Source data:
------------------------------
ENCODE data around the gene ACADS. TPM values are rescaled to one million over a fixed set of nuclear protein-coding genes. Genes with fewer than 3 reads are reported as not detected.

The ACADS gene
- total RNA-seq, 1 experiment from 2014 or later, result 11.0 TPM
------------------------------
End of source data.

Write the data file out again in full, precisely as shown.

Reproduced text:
ENCODE data around the gene ACADS. TPM values are rescaled to one million over a fixed set of nuclear protein-coding genes. Genes with fewer than 3 reads are reported as not detected.

The ACADS gene
- total RNA-seq, 1 experiment from 2014 or later, result 11.0 TPM